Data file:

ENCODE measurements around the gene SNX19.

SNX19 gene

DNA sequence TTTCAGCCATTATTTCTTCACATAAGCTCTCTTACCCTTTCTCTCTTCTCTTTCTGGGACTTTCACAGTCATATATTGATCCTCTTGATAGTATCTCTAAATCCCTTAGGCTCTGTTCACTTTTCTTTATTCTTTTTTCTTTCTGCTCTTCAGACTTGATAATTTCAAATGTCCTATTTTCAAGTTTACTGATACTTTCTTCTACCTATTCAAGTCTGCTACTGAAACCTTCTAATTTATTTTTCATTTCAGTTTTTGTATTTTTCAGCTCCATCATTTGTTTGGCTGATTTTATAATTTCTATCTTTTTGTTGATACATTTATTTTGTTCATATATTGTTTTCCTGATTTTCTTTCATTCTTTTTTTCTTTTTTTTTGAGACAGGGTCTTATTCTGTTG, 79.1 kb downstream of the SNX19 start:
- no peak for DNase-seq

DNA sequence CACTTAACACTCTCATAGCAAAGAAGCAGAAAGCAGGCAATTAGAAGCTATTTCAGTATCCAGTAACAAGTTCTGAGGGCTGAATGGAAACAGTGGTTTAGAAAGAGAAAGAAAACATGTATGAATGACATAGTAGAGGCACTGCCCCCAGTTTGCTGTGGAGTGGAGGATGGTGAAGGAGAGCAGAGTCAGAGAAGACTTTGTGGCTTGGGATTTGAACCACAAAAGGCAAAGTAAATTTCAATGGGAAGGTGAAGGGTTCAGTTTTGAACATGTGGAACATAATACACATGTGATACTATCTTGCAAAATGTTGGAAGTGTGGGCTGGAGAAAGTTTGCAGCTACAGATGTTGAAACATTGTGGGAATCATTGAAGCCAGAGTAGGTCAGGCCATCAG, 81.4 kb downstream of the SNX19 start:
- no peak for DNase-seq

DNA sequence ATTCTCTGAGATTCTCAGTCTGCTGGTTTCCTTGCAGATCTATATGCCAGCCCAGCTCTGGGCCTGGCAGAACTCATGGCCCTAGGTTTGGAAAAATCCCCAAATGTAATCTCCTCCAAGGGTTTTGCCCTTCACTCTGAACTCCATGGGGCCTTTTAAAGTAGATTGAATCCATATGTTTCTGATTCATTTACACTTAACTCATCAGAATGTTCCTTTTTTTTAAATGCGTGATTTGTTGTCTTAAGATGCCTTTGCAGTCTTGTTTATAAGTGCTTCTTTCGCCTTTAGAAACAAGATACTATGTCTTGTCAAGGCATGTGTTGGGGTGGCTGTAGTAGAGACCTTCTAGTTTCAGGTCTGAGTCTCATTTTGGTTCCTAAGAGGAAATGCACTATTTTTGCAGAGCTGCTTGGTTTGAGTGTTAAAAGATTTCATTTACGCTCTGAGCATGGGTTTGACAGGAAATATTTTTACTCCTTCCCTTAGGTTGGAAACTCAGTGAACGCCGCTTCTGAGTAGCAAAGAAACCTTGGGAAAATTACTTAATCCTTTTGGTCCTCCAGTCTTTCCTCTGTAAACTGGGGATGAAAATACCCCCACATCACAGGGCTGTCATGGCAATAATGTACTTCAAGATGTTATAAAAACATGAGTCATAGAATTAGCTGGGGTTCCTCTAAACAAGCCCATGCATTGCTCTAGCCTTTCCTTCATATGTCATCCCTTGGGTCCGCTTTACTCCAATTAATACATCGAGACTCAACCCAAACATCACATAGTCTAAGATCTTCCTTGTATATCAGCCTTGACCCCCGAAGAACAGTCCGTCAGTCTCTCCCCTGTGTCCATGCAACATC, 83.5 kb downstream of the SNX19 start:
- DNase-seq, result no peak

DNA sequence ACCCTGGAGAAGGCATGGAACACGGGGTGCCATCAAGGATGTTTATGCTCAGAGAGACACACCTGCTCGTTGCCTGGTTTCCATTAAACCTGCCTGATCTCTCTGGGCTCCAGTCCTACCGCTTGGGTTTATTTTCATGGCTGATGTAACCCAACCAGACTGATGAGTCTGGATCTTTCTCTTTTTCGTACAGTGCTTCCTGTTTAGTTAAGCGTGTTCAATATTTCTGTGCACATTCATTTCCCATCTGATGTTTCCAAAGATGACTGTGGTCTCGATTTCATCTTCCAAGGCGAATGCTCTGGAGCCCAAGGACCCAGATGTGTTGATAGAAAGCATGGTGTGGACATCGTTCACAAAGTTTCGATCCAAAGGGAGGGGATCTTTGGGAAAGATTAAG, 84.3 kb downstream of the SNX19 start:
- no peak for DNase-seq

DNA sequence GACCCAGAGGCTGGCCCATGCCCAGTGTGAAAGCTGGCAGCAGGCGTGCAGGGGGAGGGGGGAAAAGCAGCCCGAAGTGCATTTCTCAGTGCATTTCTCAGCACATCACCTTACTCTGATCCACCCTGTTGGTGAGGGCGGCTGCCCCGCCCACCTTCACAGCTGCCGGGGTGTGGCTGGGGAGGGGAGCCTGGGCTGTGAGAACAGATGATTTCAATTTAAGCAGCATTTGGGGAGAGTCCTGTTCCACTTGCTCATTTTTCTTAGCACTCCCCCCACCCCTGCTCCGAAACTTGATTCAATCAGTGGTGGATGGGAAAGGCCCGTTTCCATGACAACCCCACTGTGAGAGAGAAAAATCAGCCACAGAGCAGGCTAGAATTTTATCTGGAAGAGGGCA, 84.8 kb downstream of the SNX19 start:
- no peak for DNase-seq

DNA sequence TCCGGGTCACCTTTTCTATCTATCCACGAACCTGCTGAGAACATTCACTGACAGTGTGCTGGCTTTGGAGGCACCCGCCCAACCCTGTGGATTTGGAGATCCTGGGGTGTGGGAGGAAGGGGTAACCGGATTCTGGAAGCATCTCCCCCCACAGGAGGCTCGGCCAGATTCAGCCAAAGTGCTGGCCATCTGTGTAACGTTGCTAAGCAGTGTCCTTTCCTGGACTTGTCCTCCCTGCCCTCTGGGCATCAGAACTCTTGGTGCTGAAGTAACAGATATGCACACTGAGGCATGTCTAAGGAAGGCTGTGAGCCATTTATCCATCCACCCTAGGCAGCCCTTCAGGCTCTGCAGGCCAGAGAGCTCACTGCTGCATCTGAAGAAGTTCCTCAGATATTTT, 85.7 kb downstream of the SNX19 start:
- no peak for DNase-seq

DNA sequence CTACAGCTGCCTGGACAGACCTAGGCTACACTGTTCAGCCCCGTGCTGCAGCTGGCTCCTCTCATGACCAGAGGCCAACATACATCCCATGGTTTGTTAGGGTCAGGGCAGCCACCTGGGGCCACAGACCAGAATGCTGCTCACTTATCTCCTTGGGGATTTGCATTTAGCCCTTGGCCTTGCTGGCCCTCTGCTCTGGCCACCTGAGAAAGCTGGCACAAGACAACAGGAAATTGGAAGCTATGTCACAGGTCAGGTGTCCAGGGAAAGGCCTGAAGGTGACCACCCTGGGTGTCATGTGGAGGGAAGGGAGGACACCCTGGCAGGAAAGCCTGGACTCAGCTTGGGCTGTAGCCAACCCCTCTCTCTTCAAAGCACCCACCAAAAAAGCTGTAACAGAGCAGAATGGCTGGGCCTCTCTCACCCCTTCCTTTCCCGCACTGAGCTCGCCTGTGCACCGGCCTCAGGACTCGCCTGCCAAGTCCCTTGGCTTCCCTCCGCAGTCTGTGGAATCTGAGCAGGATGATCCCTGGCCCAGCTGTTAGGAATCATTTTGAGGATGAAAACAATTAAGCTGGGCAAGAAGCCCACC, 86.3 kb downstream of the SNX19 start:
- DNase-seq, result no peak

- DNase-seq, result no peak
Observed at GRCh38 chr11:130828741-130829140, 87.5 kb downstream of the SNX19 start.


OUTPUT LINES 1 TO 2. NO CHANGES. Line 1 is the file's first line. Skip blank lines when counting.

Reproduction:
ENCODE measurements around the gene SNX19.

SNX19 gene